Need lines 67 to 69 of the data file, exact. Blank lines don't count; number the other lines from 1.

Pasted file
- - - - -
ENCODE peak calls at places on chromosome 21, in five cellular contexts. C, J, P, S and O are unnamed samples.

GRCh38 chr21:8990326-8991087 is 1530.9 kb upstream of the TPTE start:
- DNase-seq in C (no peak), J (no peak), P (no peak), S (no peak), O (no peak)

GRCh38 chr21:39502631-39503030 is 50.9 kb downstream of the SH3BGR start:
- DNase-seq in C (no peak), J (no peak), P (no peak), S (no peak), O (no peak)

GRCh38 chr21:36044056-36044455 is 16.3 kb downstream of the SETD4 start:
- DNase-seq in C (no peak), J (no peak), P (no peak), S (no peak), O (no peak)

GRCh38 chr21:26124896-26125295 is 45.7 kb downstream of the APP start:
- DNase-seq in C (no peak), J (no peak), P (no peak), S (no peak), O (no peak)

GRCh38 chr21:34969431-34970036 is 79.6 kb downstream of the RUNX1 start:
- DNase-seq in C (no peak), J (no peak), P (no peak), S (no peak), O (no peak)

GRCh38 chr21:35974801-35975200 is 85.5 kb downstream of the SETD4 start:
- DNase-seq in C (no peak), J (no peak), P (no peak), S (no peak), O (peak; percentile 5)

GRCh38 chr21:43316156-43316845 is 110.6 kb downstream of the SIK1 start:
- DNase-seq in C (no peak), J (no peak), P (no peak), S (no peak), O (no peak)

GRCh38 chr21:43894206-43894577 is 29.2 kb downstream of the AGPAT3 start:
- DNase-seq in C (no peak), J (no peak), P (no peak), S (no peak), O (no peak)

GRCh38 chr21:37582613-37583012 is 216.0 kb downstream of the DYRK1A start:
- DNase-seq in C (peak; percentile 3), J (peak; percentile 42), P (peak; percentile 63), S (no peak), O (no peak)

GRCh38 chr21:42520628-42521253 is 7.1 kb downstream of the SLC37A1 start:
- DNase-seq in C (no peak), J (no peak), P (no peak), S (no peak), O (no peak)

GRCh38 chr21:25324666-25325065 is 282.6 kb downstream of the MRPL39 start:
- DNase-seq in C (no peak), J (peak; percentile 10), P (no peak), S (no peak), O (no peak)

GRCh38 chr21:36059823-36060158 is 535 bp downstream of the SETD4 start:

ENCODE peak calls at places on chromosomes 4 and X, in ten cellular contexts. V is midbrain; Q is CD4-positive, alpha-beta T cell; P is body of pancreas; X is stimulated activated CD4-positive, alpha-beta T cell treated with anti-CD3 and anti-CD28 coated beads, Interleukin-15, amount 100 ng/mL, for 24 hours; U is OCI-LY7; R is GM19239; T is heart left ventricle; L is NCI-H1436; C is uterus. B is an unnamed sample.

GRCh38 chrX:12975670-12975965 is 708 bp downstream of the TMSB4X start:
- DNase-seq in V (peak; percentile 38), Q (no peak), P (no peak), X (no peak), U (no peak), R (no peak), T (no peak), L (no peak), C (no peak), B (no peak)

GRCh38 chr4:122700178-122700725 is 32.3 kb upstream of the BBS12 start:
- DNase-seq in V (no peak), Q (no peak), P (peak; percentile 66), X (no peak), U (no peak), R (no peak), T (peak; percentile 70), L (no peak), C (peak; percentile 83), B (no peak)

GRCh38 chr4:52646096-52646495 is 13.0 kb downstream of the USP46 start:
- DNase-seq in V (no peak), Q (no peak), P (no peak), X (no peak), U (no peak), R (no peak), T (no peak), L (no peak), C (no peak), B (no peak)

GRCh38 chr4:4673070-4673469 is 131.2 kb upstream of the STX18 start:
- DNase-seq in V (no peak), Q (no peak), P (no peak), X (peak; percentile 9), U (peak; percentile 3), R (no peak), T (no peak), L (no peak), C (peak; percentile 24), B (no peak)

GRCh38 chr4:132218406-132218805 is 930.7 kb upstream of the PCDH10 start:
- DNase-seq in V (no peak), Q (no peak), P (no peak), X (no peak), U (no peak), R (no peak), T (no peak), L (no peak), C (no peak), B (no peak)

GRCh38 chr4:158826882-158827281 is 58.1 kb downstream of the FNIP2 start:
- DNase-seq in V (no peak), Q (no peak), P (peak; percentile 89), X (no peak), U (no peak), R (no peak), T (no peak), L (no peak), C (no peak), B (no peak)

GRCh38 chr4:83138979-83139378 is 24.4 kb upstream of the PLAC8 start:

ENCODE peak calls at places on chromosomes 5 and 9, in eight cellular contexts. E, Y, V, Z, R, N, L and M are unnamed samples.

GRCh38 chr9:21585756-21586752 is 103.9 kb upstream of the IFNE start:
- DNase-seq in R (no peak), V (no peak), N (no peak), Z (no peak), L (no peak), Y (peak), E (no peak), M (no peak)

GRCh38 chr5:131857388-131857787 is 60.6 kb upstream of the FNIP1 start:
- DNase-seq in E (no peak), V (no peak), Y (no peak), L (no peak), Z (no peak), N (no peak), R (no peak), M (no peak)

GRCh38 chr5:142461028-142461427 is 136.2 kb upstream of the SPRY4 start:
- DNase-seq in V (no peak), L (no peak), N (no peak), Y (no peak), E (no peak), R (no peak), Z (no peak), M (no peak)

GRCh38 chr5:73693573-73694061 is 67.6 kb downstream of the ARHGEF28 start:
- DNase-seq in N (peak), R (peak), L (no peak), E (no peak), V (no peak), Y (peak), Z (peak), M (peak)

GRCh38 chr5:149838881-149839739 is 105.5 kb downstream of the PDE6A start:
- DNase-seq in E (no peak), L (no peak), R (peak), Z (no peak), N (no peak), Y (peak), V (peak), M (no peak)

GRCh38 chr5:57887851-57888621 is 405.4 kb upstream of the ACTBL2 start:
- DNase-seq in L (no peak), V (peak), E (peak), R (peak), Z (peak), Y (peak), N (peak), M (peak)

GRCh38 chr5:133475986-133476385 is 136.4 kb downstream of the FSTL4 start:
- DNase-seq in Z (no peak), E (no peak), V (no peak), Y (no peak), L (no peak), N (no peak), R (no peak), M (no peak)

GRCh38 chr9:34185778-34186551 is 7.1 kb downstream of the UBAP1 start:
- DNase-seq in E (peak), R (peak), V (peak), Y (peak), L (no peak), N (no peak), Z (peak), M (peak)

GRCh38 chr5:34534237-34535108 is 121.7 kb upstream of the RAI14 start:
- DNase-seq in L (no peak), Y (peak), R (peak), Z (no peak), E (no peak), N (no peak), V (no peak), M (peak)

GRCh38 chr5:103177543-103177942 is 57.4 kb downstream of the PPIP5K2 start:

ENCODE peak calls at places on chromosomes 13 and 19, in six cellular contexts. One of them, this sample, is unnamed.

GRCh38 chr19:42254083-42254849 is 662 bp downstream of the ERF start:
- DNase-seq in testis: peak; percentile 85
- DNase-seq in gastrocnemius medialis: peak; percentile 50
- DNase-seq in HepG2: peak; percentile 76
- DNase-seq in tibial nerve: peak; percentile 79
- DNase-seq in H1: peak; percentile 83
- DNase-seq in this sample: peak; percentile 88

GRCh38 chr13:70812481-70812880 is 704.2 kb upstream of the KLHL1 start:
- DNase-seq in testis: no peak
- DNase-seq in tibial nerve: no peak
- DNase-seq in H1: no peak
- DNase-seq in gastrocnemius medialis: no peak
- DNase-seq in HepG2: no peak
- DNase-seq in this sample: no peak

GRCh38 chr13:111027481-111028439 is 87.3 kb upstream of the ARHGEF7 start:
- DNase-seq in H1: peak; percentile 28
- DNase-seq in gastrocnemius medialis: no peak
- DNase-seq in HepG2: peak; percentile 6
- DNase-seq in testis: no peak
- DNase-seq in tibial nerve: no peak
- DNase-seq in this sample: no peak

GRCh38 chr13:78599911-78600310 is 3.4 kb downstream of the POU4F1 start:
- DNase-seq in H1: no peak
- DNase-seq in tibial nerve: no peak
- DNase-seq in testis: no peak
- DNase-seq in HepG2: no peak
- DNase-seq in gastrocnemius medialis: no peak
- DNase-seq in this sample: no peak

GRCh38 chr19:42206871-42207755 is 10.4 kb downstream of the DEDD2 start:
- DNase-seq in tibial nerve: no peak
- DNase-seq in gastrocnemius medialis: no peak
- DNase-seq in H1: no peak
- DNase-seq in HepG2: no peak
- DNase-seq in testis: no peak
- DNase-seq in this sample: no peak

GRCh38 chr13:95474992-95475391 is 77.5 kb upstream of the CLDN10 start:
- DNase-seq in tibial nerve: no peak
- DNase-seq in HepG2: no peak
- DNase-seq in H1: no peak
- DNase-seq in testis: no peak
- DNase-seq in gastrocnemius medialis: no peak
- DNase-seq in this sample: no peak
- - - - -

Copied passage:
GRCh38 chr13:70812481-70812880 is 704.2 kb upstream of the KLHL1 start:
- DNase-seq in testis: no peak
- DNase-seq in tibial nerve: no peak